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Permalink How do I treat cytospora canker in peaches?

Answer: The two related fungi (Leucocytospora cincta and L. leucostoma) that incite cytospora canker are opportunists, invading sites where damage has occurred due to mechanical injury, cold, poor pruning techniques, improper pruning time, borers, or other causes. The first visible symptom is the oozing of gummy sap near the wound, beginning when temperatures warm in the spring. Since peaches exude this gummy sap in response to almost any wound (e.g., borer attack), it can be difficult to diagnose this disorder correctly. One diagnostic clue is that cytospora cankers usually have an elongated or elliptical shape because the fungus advances more rapidly up and down the branch than around the branch. The bark dries out and dies but usually remains intact the first year. In succeeding years the bark becomes broken, disfigured, and covered with a black fungus overgrowth. The disease progresses slowly, and a tree with cytospora can survive for many years past the initial infection.

While cytospora can be found in California (more commonly on European plums), it is a much more serious disease on peaches in the eastern half of the country where winter temperatures— especially fluctuating winter temperatures—often lead to tissue damage. In fact, it is probably the leading cause of peach tree death in much of the eastern United States.

Control is limited to cultural techniques. Management begins by choosing planting sites away from older peach and plum trees and eliminating wild or untended plums and peaches near the orchard. Because a cold-damage area is often the primary infection site, painting trunks with white latex paint to refl ect the winter sun can be helpful, although this practice is not allowed in organic production. Avoid planting on a southor southwest-facing slope because such a site can induce the trees to warm up too soon in the early spring or late winter, resulting in cold damage if temperatures fall.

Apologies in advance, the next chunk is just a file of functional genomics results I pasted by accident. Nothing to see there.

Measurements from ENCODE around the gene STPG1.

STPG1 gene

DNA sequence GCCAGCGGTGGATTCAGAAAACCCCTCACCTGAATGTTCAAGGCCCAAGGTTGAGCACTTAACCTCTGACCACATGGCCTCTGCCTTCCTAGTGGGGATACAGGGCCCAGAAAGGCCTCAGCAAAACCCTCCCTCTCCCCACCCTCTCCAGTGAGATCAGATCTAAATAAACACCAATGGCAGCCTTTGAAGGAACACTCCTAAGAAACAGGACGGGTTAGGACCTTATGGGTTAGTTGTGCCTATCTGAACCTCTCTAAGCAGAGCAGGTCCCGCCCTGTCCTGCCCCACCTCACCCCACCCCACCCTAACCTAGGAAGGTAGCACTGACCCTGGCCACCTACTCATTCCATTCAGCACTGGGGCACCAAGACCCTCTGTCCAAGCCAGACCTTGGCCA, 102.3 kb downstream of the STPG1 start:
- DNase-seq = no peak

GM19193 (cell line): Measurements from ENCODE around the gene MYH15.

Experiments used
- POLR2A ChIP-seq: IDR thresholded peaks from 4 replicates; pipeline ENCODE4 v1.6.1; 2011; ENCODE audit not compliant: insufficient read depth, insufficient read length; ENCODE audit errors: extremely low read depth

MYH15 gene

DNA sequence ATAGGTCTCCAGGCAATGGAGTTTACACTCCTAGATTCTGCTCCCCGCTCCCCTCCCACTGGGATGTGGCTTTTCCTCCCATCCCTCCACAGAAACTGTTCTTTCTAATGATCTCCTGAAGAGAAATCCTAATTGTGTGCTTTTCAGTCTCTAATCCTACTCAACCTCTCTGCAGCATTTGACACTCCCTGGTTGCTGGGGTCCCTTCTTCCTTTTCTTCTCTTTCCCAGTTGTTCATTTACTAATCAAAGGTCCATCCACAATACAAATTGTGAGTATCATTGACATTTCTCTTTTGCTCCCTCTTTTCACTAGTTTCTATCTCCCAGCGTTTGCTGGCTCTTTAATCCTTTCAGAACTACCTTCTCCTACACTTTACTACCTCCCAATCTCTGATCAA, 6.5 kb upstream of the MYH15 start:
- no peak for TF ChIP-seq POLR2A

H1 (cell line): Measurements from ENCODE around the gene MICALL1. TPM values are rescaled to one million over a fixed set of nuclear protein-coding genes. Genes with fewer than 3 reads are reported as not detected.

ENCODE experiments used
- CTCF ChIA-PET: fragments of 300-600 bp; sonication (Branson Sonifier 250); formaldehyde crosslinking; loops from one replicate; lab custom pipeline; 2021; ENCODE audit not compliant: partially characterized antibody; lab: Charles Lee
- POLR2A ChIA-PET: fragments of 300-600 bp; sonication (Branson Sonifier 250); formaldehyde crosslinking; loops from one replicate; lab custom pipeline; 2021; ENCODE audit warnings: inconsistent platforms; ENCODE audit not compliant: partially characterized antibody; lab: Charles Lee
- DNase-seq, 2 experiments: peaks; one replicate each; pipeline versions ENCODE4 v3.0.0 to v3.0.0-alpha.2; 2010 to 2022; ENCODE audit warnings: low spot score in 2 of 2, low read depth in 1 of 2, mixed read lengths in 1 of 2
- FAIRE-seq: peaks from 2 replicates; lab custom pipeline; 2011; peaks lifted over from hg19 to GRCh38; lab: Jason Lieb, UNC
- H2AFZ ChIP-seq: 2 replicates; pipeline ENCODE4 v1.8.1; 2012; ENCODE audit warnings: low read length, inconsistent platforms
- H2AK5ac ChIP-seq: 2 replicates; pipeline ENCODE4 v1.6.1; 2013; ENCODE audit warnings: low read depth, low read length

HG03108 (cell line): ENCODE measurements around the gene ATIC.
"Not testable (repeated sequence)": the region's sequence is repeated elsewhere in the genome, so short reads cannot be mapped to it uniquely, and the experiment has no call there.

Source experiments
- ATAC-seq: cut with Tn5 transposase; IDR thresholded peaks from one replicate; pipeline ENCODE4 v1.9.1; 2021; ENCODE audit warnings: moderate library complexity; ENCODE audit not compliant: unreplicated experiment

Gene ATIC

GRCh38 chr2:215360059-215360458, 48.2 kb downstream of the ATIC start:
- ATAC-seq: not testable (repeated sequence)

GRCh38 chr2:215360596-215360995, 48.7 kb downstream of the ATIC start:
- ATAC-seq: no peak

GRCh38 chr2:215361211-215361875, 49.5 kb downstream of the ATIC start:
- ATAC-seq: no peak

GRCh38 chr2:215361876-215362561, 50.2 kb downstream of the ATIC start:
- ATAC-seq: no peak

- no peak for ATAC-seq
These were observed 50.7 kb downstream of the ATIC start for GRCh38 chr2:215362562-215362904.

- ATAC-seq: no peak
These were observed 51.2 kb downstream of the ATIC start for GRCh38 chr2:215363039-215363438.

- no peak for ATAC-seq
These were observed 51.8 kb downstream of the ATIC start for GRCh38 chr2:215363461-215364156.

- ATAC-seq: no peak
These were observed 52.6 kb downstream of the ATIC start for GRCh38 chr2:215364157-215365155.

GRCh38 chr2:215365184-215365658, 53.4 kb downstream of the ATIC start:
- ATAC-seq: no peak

Other management techniques likewise center around minimizing damage to the trees, thus denying infection sites to the pathogens. Such techniques include pruning only in the early spring when temperatures have warmed, avoiding leaving pruning stubs, removing dead and diseased branches, and controlling borers.

You can find much more information in the ATTRA publication Peaches: Organic and Low-Spray Production. This publication describes the major diseases and insect pests of peaches and discusses organic or least-toxic control options for each. It emphasizes the considerable climatic differences between the arid West, which is relatively amenable to organic peach production, and the humid East, where it is more difficult to grow peaches without synthetic fungicides and insecticides.

In addition, ATTRA’s Peach Diseases Identification Sheet and Peach Insect Identification Sheet offer a quick guide to identifying and treating peach diseases and insect pests, respectively.

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